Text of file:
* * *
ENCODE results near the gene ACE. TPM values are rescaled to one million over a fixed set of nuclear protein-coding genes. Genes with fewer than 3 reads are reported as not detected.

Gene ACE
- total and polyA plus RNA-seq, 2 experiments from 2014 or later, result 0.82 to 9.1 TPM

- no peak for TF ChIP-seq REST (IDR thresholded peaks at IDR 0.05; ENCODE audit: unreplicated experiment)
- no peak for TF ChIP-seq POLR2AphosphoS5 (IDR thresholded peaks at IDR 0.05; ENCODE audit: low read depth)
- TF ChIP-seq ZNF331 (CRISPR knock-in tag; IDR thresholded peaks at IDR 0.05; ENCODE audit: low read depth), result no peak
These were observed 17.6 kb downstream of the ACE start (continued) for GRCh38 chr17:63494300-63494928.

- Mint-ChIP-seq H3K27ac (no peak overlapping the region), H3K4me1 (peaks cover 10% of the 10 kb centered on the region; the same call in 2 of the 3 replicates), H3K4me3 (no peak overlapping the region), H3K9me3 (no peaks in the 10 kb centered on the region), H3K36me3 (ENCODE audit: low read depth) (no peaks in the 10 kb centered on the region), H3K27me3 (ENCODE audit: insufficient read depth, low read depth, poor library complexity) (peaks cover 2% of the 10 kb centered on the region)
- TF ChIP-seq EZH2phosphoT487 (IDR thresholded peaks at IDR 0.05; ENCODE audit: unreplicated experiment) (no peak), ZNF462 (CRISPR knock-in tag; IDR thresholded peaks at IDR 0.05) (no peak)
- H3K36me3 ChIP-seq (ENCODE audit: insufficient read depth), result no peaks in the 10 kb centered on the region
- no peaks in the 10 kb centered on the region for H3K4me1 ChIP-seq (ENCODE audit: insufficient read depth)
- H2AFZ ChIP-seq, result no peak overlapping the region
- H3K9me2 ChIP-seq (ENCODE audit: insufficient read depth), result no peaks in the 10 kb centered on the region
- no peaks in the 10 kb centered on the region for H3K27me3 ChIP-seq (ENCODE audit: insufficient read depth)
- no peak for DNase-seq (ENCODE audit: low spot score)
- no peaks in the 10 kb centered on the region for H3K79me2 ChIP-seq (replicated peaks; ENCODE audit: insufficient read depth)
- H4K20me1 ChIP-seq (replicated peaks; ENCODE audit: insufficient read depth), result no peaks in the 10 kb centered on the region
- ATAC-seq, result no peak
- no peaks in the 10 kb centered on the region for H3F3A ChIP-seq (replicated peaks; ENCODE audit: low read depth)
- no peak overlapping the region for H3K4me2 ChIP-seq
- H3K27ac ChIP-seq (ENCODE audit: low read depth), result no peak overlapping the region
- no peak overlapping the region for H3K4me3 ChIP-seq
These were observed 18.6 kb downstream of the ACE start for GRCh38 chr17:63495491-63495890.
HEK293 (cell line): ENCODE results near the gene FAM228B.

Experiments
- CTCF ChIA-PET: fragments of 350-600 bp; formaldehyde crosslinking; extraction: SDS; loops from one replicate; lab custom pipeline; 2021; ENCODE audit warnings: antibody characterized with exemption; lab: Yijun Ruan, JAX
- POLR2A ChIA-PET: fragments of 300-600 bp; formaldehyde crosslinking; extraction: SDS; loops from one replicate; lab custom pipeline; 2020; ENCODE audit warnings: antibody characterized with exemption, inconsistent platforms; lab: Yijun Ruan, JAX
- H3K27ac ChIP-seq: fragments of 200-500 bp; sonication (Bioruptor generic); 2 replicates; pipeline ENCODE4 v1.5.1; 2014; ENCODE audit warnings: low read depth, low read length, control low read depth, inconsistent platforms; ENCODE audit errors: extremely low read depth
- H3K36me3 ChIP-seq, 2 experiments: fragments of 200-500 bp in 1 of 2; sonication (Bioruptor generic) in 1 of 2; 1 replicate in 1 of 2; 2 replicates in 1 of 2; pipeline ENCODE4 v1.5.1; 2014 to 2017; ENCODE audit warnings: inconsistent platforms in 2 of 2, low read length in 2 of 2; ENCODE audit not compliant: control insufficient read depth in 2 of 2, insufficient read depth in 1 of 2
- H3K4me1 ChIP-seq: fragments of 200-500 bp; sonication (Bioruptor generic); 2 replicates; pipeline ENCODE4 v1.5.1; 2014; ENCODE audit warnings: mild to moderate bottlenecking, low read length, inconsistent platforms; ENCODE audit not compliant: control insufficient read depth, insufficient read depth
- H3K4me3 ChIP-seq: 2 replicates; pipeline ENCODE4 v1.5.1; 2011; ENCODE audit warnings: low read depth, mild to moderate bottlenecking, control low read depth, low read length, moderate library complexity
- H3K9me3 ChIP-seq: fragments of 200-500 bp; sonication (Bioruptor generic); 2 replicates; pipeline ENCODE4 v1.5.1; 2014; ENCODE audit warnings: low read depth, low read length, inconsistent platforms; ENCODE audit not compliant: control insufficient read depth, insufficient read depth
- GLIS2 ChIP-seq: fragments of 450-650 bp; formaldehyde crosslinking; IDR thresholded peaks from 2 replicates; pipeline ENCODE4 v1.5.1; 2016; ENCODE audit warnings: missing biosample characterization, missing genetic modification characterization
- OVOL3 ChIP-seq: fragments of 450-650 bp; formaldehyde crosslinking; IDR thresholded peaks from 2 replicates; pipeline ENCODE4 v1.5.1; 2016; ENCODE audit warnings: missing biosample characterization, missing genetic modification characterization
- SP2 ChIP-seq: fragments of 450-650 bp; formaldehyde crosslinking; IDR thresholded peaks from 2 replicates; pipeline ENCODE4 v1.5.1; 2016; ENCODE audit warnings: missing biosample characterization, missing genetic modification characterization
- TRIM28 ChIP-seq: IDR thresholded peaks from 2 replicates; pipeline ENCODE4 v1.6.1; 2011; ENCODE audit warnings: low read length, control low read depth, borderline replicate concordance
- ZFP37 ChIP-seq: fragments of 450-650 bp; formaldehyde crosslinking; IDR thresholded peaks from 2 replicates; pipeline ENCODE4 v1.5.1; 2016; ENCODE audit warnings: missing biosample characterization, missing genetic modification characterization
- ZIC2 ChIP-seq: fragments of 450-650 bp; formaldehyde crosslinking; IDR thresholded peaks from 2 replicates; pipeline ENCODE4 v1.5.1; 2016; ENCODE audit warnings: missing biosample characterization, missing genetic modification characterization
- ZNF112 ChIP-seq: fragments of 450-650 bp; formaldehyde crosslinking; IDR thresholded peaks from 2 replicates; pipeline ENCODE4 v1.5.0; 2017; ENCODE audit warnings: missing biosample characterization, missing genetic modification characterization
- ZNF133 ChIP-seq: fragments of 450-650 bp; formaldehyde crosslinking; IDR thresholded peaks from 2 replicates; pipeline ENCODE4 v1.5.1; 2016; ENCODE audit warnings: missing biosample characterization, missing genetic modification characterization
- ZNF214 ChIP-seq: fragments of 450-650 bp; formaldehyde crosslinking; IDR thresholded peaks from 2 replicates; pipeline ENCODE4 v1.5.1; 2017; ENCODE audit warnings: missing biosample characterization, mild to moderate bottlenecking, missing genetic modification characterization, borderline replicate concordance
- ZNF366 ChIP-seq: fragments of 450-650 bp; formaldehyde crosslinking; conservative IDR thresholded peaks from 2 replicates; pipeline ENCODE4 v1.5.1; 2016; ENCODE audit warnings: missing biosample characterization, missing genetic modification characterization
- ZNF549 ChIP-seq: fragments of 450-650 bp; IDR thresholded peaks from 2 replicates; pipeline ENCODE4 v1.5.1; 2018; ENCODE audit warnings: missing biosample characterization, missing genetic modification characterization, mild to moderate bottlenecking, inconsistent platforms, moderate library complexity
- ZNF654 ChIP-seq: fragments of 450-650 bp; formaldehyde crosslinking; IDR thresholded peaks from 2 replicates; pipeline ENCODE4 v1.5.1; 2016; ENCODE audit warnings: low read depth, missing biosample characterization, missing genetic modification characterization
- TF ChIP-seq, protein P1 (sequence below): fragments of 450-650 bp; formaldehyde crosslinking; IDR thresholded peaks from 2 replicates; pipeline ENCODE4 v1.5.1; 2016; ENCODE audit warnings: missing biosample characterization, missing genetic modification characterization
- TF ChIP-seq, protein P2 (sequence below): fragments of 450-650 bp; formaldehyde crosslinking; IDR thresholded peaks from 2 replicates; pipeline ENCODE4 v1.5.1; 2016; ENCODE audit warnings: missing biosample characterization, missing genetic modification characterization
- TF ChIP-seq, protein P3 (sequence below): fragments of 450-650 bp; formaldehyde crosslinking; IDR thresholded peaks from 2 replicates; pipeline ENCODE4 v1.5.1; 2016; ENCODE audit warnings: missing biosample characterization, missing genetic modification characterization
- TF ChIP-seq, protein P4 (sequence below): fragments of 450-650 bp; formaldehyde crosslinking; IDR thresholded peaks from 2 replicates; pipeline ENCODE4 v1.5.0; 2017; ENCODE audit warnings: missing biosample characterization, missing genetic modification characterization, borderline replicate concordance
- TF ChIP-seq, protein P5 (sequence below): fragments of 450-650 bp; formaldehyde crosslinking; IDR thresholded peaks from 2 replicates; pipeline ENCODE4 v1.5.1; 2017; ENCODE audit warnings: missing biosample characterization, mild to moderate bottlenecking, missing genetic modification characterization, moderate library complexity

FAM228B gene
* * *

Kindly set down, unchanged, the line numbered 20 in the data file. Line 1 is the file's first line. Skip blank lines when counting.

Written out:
- no peak overlapping the region for H3K4me2 ChIP-seq